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1oldwrestler

Wt Change for 2010/11

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Age does not equal experience or skill level, nor does size/weight.

 

If age does not matter why at state are most state qualifiers seniors then juniors then sophomores and finally freshmen?

 

What I was trying to point out is that because a wrestler is a junior or senior does not mean that they necessarily have more years of wrestling experience then a freshman or a sophomore.

 

Wrestling skills and abilities should be the emphasis not age. How is a senior with 2 or 4 years of experience more deserving of a varsity spot then a wrestler who had wrestled for 10 years? Are they more deserving simply by age? If age is the qualifier and not wrestling skills I think that says something bad about where our sport is going IMO.

 

To answer your question more directly the weight classes are set up on what is basically a bell curve based on average sizes. Because it is a bell curve a larger majority of older wrestlers will fit into the most weight categories vs. fewer younger wrestlers.

 

The problem with the new weight classes IMO is that the age groups chosen as a baseline are older then what they should be. I believe these new weight groups are based on size averages for wrestlers ages 15-19. I think the average age of a freshman is 14 and the average age of a senior is 18. Males tend to continue growing into their early 20's By choosing a year older in size the weights become skewed to larger/older kids while at the same time discriminating against the smaller sized wrestlers who as I stated before are often the kids who have wrestled the longest and thus often have the more years of wrestling experience and skills.

 

Further, what about the future? If we start cutting out the opportunities for the smaller wrestlers at the high school level where do those lightweights come from to participate at the college and olympic levels of wrestling?

 

 

 

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You keep wanting to point out a few freshmen that are good.  I'm glad there are young kids that are great wrestlers, but if you can't see the light in that juniors and seniors are generally the better wrestlers then I really can't go any further.  My team this year will be stock full of about 8 seniors, guess what, that means we will have a good team.  A couple years ago it was the exact opposite and while we had a good season it is nothing like we are expecting this year.  I surely hope our kids are better wrestlers as seniors than they were as freshmen.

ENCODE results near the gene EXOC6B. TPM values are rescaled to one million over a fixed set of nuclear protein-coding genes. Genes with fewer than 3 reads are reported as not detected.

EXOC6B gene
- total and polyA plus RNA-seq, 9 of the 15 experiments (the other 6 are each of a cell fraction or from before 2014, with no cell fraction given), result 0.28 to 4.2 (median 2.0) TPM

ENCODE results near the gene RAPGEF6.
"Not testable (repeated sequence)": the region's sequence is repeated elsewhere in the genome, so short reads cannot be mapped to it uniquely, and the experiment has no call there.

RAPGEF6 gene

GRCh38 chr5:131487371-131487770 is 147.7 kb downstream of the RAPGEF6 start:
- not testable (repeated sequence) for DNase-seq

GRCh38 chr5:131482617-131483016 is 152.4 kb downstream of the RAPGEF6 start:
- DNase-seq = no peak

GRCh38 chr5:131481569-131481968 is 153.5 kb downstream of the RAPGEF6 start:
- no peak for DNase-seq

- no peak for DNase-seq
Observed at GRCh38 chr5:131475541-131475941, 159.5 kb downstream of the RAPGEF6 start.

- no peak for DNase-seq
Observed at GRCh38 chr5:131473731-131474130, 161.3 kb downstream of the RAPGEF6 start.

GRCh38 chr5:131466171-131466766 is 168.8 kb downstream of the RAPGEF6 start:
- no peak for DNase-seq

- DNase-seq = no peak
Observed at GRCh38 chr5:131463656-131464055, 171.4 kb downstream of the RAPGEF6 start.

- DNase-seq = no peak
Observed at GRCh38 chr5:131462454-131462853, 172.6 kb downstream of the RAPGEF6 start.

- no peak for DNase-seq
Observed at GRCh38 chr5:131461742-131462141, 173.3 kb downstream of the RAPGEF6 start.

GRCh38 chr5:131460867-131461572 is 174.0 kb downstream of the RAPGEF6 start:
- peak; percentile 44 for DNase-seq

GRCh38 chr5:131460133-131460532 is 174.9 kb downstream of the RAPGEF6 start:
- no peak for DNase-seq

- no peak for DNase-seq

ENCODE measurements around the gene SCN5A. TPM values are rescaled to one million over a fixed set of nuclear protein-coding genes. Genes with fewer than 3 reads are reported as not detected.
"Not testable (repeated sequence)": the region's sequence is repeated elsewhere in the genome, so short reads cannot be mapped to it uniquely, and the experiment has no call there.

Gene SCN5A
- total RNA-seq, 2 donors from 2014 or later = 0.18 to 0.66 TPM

The kids that you keep pointing out that are great wrestlers as freshmen will not be hurt by a weight class change.  Good wrestlers are good wrestlers no matter the weight class.  I have never heard a kid state that he was a good wrestler because of the weight class and not conditioning, technique, heart, etc.   

 

As far as the Olympic level that you are so worried about, have you forgotten where we get the 66kg+ wrestlers?  Yes, they start out at higher weights and some even have to take lumps as freshmen and sophomores until they mature and become great wrestlers.  Why can't that happen at the lower weights?  Why is it alright for my 130lbs freshman who is a very good wrestler be forced to ride the pine while a classmate of his is drug off the street and gets a varsity letter because of his SIZE and not his ability?

 

The 15-19 year old range you talk about is something that can be argued to death.  In Indiana the youngest kids will be 14.25 years old to 14.46 years old from the beginning of the season to the end of the season.  If you figure the average kid to be in the middle that means they start out the season at 14.75 years old and end it at 14.96 years old.  So saying kids are 15 years old during the wrestling season is right in line with the age restrictions. 

 

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Age does not equal experience or skill level, nor does size/weight.

 

If age does not matter why at state are most state qualifiers seniors then juniors then sophomores and finally freshmen?